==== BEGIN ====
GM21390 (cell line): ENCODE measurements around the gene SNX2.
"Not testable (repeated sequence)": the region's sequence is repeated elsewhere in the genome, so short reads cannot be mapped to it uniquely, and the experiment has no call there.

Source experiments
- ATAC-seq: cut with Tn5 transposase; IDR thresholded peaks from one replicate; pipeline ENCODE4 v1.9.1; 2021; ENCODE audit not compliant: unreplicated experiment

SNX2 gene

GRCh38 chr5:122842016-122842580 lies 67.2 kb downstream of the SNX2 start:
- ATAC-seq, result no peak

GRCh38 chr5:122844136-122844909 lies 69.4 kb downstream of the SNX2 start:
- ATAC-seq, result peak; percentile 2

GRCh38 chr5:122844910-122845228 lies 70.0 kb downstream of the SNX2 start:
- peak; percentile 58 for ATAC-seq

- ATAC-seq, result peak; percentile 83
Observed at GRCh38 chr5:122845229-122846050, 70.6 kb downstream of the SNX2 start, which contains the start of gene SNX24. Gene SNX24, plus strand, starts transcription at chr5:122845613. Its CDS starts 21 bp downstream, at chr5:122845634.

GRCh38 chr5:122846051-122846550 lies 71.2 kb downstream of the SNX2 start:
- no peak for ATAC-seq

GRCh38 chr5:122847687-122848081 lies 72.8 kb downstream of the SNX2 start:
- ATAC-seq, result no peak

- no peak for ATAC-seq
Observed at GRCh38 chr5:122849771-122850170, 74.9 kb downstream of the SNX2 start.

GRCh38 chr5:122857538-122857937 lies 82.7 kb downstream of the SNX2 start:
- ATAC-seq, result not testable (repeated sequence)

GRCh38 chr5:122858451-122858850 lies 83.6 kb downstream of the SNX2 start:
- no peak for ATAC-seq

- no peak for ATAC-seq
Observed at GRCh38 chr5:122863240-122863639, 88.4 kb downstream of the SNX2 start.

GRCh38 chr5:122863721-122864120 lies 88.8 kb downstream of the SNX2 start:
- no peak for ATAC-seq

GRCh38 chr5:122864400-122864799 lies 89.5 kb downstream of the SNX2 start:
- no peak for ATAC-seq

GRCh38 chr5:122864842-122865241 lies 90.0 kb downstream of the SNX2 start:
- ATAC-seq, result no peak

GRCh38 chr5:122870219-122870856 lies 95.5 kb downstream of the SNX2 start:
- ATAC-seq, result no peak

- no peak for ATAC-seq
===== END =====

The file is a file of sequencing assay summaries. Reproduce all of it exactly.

GM21390 (cell line): ENCODE measurements around the gene SNX2.
"Not testable (repeated sequence)": the region's sequence is repeated elsewhere in the genome, so short reads cannot be mapped to it uniquely, and the experiment has no call there.

Source experiments
- ATAC-seq: cut with Tn5 transposase; IDR thresholded peaks from one replicate; pipeline ENCODE4 v1.9.1; 2021; ENCODE audit not compliant: unreplicated experiment

SNX2 gene

GRCh38 chr5:122842016-122842580 lies 67.2 kb downstream of the SNX2 start:
- ATAC-seq, result no peak

GRCh38 chr5:122844136-122844909 lies 69.4 kb downstream of the SNX2 start:
- ATAC-seq, result peak; percentile 2

GRCh38 chr5:122844910-122845228 lies 70.0 kb downstream of the SNX2 start:
- peak; percentile 58 for ATAC-seq

- ATAC-seq, result peak; percentile 83
Observed at GRCh38 chr5:122845229-122846050, 70.6 kb downstream of the SNX2 start, which contains the start of gene SNX24. Gene SNX24, plus strand, starts transcription at chr5:122845613. Its CDS starts 21 bp downstream, at chr5:122845634.

GRCh38 chr5:122846051-122846550 lies 71.2 kb downstream of the SNX2 start:
- no peak for ATAC-seq

GRCh38 chr5:122847687-122848081 lies 72.8 kb downstream of the SNX2 start:
- ATAC-seq, result no peak

- no peak for ATAC-seq
Observed at GRCh38 chr5:122849771-122850170, 74.9 kb downstream of the SNX2 start.

GRCh38 chr5:122857538-122857937 lies 82.7 kb downstream of the SNX2 start:
- ATAC-seq, result not testable (repeated sequence)

GRCh38 chr5:122858451-122858850 lies 83.6 kb downstream of the SNX2 start:
- no peak for ATAC-seq

- no peak for ATAC-seq
Observed at GRCh38 chr5:122863240-122863639, 88.4 kb downstream of the SNX2 start.

GRCh38 chr5:122863721-122864120 lies 88.8 kb downstream of the SNX2 start:
- no peak for ATAC-seq

GRCh38 chr5:122864400-122864799 lies 89.5 kb downstream of the SNX2 start:
- no peak for ATAC-seq

GRCh38 chr5:122864842-122865241 lies 90.0 kb downstream of the SNX2 start:
- ATAC-seq, result no peak

GRCh38 chr5:122870219-122870856 lies 95.5 kb downstream of the SNX2 start:
- ATAC-seq, result no peak

- no peak for ATAC-seq